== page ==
I have plenty of half-read management books, so wrote this edition (like the previous one) for people who need practical answers to hard questions – and don’t have time to read a weighty management book. Each chapter is short with takeaways – most are ~8-10 pages. Each chapter is standalone, so you can jump in to solve a current need, then put it down and come back to read another chapter later. The book is written using only short words – no management speak – so it’s easy to read when tired or in a rush. The book is:
one third practical mechanics (video etiquette, group chat, handling email, meeting etiquette, etc)
one third human topics (hiring, firing, team culture, dealing with conflict, trust, etc) and
one third wider social topics (diversity, urban planning, environment, disaster resilience, economic development, etc).
So, in case you already have the 1st edition, whats new in this 2nd edition? Lots! Here are some highlights:
1) Team Culture, Isolation and Burnout: Many best practices from the 1st edition still apply, but I’ve also added a bunch of new-during-covid tips for mental sanity, keeping work/life balance and avoiding burnout. Also tips for fostering team culture and holding virtual group gatherings when “inperson team offsites” are not possible.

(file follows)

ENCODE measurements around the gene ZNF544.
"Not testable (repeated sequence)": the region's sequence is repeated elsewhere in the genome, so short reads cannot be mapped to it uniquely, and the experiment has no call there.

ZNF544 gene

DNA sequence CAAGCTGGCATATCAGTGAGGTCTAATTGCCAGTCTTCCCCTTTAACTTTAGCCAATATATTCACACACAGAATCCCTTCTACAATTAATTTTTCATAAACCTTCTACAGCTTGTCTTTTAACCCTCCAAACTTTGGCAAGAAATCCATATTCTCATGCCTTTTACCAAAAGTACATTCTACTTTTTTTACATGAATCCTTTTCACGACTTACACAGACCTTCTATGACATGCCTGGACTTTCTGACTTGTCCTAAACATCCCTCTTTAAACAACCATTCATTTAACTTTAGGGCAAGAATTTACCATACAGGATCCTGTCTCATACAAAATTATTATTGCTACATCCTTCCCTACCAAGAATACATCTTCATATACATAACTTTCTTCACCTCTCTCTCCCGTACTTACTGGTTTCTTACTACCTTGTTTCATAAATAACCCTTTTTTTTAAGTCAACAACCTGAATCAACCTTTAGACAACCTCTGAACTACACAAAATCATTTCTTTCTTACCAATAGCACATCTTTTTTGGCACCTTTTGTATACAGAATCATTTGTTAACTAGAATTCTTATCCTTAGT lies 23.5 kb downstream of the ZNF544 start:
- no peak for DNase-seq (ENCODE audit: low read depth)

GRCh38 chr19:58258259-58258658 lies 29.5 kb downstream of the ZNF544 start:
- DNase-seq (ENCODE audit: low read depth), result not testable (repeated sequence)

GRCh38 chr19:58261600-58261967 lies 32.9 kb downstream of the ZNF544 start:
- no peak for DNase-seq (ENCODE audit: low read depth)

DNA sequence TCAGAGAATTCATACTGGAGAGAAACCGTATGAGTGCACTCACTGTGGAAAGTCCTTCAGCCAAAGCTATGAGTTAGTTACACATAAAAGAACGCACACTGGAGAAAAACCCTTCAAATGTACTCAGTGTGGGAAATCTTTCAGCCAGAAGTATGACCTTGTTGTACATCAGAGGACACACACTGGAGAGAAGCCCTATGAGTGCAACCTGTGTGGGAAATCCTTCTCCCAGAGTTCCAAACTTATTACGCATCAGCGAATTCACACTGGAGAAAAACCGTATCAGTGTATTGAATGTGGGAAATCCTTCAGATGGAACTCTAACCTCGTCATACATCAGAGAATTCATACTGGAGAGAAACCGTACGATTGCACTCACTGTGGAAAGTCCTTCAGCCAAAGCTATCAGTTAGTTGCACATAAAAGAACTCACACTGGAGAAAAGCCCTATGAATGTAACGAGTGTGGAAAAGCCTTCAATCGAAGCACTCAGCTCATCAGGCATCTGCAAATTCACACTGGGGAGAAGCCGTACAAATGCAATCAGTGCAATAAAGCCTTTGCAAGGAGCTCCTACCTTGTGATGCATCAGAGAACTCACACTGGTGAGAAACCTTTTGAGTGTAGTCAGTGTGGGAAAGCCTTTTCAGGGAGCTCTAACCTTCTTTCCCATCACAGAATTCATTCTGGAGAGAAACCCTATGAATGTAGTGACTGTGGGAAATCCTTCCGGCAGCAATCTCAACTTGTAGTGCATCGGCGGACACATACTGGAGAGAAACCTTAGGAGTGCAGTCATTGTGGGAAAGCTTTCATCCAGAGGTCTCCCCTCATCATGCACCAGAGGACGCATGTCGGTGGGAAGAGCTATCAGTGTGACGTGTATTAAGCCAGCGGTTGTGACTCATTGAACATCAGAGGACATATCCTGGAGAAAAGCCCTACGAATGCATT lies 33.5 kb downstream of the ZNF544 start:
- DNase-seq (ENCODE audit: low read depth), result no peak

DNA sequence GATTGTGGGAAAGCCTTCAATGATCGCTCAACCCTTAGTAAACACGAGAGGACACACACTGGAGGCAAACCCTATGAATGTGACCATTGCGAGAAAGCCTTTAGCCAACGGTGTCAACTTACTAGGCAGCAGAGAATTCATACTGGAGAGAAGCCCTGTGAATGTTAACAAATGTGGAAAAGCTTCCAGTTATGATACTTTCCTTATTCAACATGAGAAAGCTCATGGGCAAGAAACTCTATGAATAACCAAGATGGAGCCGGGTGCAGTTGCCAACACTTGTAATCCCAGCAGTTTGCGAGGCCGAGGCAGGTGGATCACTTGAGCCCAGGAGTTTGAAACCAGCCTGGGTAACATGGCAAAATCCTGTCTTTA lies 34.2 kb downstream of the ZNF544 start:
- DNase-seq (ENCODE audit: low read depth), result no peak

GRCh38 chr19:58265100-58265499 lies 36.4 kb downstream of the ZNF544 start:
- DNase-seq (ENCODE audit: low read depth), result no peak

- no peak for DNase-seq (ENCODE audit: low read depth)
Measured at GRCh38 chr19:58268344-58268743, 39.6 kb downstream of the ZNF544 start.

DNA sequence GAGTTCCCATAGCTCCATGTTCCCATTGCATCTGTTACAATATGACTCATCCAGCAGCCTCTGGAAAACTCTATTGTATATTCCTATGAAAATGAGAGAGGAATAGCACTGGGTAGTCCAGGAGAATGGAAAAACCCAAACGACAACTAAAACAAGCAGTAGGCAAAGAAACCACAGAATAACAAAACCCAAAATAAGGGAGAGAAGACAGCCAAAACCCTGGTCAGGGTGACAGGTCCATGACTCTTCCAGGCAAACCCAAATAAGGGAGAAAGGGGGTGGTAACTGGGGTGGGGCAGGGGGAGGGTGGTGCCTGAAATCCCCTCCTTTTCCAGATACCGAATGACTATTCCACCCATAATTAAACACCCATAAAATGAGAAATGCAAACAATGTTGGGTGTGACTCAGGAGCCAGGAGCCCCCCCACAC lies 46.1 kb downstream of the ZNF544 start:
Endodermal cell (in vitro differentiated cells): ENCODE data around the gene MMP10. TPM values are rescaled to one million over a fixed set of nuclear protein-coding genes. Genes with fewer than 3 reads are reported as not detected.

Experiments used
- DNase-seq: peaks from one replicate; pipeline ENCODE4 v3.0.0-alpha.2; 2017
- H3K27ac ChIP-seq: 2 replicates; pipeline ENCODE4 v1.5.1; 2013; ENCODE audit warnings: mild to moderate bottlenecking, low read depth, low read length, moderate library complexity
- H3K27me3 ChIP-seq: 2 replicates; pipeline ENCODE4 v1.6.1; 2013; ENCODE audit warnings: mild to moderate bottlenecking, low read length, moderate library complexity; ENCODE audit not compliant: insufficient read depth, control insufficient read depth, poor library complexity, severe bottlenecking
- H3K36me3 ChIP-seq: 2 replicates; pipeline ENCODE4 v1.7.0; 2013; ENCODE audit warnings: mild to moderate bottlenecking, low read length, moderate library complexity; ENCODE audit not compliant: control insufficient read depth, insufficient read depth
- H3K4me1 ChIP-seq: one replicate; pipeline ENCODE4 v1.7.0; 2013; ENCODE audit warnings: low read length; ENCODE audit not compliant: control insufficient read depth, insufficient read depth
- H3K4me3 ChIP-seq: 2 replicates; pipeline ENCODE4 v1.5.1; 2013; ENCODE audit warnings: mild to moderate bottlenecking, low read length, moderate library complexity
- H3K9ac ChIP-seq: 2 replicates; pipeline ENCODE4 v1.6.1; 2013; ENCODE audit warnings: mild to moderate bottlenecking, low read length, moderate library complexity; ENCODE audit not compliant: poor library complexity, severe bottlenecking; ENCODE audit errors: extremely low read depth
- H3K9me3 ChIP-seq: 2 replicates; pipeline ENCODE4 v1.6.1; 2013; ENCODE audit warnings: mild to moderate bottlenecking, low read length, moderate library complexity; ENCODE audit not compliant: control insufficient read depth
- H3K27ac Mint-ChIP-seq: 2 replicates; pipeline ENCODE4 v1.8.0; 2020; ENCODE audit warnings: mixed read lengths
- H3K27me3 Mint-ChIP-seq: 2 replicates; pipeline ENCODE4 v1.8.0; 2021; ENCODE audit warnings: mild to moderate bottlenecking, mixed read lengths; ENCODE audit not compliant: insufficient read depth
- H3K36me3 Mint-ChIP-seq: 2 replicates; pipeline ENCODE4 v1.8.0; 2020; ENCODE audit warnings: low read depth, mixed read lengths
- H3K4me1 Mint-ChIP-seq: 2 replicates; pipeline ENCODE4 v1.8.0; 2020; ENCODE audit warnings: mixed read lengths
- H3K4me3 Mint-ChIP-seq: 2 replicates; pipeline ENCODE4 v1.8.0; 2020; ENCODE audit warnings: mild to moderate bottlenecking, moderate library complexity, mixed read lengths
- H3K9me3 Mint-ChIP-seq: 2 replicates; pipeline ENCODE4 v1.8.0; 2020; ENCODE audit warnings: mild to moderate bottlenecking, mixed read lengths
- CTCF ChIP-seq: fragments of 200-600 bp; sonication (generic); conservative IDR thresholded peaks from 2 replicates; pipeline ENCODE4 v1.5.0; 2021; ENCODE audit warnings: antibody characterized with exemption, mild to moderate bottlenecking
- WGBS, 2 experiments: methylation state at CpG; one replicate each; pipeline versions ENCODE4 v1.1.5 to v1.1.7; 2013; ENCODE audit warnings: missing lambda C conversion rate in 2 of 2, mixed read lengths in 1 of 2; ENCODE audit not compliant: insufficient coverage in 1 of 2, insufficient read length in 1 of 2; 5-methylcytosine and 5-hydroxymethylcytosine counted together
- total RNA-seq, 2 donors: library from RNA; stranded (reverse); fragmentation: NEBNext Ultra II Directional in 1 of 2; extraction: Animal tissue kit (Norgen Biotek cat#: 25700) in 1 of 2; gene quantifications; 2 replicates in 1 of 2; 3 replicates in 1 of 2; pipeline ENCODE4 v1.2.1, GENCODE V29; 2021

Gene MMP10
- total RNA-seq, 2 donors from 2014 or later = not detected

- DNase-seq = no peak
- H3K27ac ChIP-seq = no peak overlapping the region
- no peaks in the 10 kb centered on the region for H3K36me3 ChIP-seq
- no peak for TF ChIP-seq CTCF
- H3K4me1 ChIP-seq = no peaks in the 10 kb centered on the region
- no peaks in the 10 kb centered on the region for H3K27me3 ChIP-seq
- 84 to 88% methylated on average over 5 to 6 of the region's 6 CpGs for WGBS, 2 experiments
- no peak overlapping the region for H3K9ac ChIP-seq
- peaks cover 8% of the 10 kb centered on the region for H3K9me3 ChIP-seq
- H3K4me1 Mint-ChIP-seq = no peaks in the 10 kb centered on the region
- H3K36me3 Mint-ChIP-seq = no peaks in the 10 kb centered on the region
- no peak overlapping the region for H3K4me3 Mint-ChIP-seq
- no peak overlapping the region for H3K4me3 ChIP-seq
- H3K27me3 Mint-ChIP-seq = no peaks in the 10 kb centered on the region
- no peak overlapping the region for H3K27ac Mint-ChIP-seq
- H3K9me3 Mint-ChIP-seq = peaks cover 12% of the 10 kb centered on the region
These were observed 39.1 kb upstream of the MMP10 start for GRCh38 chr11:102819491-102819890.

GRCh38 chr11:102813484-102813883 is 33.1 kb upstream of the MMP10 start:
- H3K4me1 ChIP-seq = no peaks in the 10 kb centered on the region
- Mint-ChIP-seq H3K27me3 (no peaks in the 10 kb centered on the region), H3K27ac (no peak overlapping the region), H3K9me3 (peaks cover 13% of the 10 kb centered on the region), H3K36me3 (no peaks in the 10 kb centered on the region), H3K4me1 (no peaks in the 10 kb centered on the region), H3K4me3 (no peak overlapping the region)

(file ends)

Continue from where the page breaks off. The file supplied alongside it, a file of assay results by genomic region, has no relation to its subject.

2) Offices: Should you ever go back to an office? As people start thinking about “life after COVID-19”, this question comes up often. The last ~10 months of working from home during pandemics, economic disruption, office closures and school closures have obviously been stressful, so the appeal of “going back to the office” makes sense. It is at least in part about humans wanting social interaction with coworkers and going back to “life before COVID-19”. I outline the various pros/cons I’ve been advising company and government agency leaders on. Teaser: most are surprised by how this decision impacts their ability to hire a diverse workforce.
3) Climate: I’ve been helping the State of California with their new telework policy. Instead of the usual short-term, limited-approval-to-use telework policy, this is a long-term, widespread, telework policy. This has important consequences for workforce diversity as well as long-term disaster-planning. As part of this work, we created an automated public dashboard to measure telework rates as well as the carbon-reduction impact of this telework policy. This is the first automated dashboard (not a manual annual report) tracking telework in government that I know of, so I describe how we did it and why thats strategically important.
4) Economic Development: I helped write Vermont’s Remote Worker law (2018) which was signed into law just before the 1st edition of my book was published. This economic development initiative was an out-of-the-park success, so now other jurisdictions are starting to follow this model. I describe the important parts that make Distributed Economic Development long term successful – not just as a short-term fad during COVID-19. (This is also something I’d love to see others do, so if you are interested in doing this for your jurisdiction, email me.)
5) And of course, in context of COVID-19, I also did small nip-and-tuck edits across literally every chapter.
I hope you find this book practical and immediately useful. Please let me know what you think!
Four big takeaways from my Little Hoover Commission testimony